Kindle in the Classroom Results

As pilot programs at seven universities around the country wrap up their evaluations of the Kindle DX as a viable teaching tool and textbook alternative, we see pretty much the expected results.  The eReader that has been such a pleasure to use in leisure is perhaps not quite ready for the academic scene.

Humanities classes, especially Literature classes which it would otherwise seem that the Kindle is ideally suited to, tend to involve active reading aids such as highlighting, annotation, page marking, etc.  These habits are built up over years as students work their way through their programs.  Most of these options are present in the Kindle software in some form, of course, and the ability to access your changes and notes on any platform is a major plus, but the device itself has a coupe minor shortcomings in speed and input design that haven’t quite been fully worked out yet.

As development continues and successive versions make the Kindle more responsive, feature-packed, and convenient to annotate, we’re sure to see things change.  For now, those students who are willing to cope with the minor inconveniences are already enjoying savings of sometimes as much as 75% on texts for their classes, a savings which easily pays for the device itself over the course of a college career.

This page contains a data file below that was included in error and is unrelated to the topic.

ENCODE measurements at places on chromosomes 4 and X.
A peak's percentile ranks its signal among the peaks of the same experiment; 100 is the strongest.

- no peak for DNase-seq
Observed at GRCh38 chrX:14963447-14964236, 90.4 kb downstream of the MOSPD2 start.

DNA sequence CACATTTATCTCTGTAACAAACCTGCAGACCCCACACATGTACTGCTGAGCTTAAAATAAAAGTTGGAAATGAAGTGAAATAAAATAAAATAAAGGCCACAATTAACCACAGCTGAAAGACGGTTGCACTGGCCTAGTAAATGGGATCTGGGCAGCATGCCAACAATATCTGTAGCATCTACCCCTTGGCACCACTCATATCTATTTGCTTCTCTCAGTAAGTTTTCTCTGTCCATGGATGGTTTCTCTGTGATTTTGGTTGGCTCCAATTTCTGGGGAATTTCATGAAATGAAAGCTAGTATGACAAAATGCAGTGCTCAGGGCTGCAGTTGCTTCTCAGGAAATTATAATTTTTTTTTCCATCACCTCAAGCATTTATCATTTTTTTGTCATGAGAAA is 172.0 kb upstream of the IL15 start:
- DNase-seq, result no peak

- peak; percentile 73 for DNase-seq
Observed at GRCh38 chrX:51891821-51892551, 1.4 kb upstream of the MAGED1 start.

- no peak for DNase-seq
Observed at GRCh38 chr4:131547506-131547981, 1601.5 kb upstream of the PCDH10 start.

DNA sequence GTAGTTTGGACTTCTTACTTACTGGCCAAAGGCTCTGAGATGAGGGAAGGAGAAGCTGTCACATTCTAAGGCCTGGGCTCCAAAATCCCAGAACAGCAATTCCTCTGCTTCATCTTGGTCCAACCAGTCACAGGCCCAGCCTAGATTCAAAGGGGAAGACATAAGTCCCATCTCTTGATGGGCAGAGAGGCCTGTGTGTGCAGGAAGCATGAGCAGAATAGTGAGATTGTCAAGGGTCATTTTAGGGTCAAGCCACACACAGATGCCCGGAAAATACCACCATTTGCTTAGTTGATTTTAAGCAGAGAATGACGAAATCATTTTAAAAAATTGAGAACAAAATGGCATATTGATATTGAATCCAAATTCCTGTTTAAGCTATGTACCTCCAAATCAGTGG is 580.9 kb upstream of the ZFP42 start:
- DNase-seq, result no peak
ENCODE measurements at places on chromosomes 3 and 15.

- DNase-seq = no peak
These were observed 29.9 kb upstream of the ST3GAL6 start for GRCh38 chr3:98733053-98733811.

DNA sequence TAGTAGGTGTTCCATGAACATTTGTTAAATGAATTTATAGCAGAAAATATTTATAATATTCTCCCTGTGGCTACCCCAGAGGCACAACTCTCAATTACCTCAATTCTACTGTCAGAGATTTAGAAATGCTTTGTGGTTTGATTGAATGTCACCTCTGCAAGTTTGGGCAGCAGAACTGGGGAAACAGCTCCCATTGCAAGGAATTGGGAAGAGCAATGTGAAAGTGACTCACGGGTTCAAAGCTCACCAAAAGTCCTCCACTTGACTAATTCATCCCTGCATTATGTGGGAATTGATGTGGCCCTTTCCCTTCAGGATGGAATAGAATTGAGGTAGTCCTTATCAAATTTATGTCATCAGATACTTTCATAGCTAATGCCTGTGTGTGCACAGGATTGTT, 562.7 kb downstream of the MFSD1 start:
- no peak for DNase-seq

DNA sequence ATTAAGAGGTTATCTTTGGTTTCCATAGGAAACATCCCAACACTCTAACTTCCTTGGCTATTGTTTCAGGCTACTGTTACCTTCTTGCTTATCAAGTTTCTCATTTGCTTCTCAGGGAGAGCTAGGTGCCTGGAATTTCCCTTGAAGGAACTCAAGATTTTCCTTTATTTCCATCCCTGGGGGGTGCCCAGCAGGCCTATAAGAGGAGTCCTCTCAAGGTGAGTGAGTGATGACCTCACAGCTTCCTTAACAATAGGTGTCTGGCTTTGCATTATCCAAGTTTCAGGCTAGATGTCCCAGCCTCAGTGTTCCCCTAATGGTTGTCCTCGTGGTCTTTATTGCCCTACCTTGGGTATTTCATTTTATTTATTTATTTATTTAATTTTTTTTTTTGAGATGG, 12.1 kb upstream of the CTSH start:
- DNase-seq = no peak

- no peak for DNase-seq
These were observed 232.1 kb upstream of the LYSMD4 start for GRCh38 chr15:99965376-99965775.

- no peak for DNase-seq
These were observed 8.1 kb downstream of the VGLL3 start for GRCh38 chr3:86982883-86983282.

6 thoughts on “Kindle in the Classroom Results

  1. Using a textbook, often involves a lot of page flipping. That is not something that the Kindle can do well.

  2. Was this pilot set by Amazon?
    Anyway, a student version of Kindle DX would be very welcome. I’ve decided to postpone purchasing an eReader until something like that comes out.
    Anyway, I’ve read somewhere that one of the big flaws in the Kindle is the inability to organize many PDF files. Most of my textbooks are in PDF form and I’ll definitely need to arrange them by tags, or at least folders. Any DX owners care to comment on that?

  3. I’ve been using the Kindle DX to read scientific pdf papers for a few months and I couldn’t imagine working without it any more.

    It is not completely ideal: the page turn can be a bit slow with some pdfs and it’s impossible to take notes on the Kindle. There are also some very obvious features missing, like the ability to rename bookmarks in pdf files. Still, carrying hundreds of papers in a 500gr device is invaluable.

  4. I’ve spoken with a few textbook publishers about this informally. They all told me that they were planning/working on ebook editions of their books and that a $120 book might go for as little as $80-$90. I am underwhelmed. Admittedly, you don’t have to pay the bookstore markup, and they tend to gouge. The bookstore will buy the book for $90, then raise it to $150 or more. Which is amusing since there are supposed to be caps to how much they can raise the price by- usually no more than 15% is my understanding. So far as I can see, they just ignore that.

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